At the moment there are many techniques being introduced but only such are actually being used, these systems and techniques are listed and discussed below:
SIPS (structural insulated panel systems)
A recent techniques used involves structural insulated panel systems (SIPS), where insulation core is bonded to sheet board to form a panel, creating a composite building material. They consist of a sandwich of two layers of structural boarding with an insulating layer of foam board in between. SIPS involve similar structural properties as the I beam.
An eco hub is a new technique of multi housing, where they are used to power a community rather than being on a single house, which would produce a better environment. Instead of fixing a number of solar panels or wind turbines, which would depend on the orientation of the house, they may not be fitted to the best effect possible. if the house was built at a better thought orientation with the other houses of the new build community, the environmental technologies could be allocated within a shared community space.
Steel homes are also alleged to be good for allergy sufferers, utilising none of the resins, adhesives and chemicals used in other construction techniques. (kit homes: eco friendly, 2008). Not necessary a new technique, but it utilizes the previous success of using steel to create stronger structures such as high rise buildings. Steel is different to wood and other materials, as it can last for a considerable amount of time longer. Steel frame kit homes will stay in the exact same shape as the day it was built (Benefits of using steel frame kit homes, 2009) compared to timber framed structure which over time, twist, bend and move from weathering and ground movement. There is also the interest in using steel framed systems as it has a certain amount of fire resistance more than other materials and it prevents the infestation of beetle infection, which results in the long run saving which can be achieved.
Low carbon achievements
As manufacturers are now starting to use OSM, and the enforcement of the Code for Sustainable Homes has been introduced, the manufacturers are combining the two issues of prefabrication with sustainable feature. Let alone that fabricating offsite achieves sustainable aspects for lower waste produced, lower disturbance and transportation, it's a concern to implement further sustainable features of recycled materials and sustainable technologies such as solar panels and photovoltaic panels.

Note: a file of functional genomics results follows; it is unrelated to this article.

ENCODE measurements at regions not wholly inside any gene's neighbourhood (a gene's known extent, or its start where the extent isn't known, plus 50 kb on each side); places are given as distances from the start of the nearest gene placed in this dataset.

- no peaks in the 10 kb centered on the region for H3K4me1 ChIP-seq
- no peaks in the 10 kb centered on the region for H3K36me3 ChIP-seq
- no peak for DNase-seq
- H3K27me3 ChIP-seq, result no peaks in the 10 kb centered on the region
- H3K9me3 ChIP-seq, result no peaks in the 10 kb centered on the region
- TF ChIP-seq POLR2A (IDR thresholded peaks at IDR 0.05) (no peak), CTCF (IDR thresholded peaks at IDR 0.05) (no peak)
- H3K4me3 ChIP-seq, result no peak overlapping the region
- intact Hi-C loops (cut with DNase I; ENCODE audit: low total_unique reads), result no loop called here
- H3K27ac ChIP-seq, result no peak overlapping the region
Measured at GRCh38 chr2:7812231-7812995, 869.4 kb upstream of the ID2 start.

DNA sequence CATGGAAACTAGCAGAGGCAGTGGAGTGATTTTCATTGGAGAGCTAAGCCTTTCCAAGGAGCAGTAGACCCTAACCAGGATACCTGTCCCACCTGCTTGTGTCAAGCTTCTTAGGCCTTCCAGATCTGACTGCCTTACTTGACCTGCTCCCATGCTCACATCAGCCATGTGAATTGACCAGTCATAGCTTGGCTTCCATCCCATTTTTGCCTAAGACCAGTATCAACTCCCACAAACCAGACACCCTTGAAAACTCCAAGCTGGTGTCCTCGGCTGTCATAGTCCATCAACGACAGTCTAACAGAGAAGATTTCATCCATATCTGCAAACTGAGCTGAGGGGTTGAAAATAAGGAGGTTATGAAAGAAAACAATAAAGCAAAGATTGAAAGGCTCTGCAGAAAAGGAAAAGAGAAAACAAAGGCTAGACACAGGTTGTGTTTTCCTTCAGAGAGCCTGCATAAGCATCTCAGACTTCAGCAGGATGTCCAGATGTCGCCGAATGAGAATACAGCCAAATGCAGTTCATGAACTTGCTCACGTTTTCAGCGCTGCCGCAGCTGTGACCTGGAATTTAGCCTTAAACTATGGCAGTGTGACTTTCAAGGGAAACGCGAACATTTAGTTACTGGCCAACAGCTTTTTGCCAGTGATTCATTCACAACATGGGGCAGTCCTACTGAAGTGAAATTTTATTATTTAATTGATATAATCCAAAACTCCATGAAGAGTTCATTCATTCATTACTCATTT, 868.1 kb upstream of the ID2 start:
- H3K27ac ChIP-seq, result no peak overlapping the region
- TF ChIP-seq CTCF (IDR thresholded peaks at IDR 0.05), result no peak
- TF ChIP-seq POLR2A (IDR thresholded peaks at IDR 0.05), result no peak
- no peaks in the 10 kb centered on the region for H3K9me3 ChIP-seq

Comparison of Prefab and On-site for housing
A comparison of prefabrication and onsite construction has been introduced as it can help to conclude the advantages and disadvantages for housing developments and developers.
Process plans which have been prepared by the Salford Centre for Research and innovation (Table 1) shows the difference in change for different construction techniques, with comparison to the time for activities, when workers are needed to arrive on site, and other resources such as time acquired for the use of scaffolding.
Table 1: Comparison of different construction methods that have different requirements
Brick and Block
Open panel/Advanced panel/ hybrid
Brick layers on-site Arrival of first following trades Scaffolding in use 44 days 16 weeks after groundbreak 11 weeks 20 days 7 weeks after groundbreak 8 weeks 20 days Not used 6 weeks
Source: Process plans prepared for the National Audit Office by the Salford Centre for Research and Innovation
The table above from the process plans are of a example developments of 22 dwellings, where bricklayers would be required to construct a brick and block structured dwelling.
It clearly shows that the bricklayers time on-site is more than half less when using the prefabricated approach compared to a traditional construction, and allowing the arrival of the first following trades to commence more than half less of time with Panellised systems, but differing with volumetric systems as the there is no need for following trade to be used after erection as the units are fitted out within the workshop with all or at least most finishes already applied. The table also demonstrates than the time of the needed use of scaffolding is reduce approximately by 3 week with panellised systems and 5 weeks for volumetric which results in lower costs for the hire of scaffolding equipment unless the manufacturers of the prefabrication have their own supply of scaffolding if they provided the service of erecting the structure with the cost of purchase.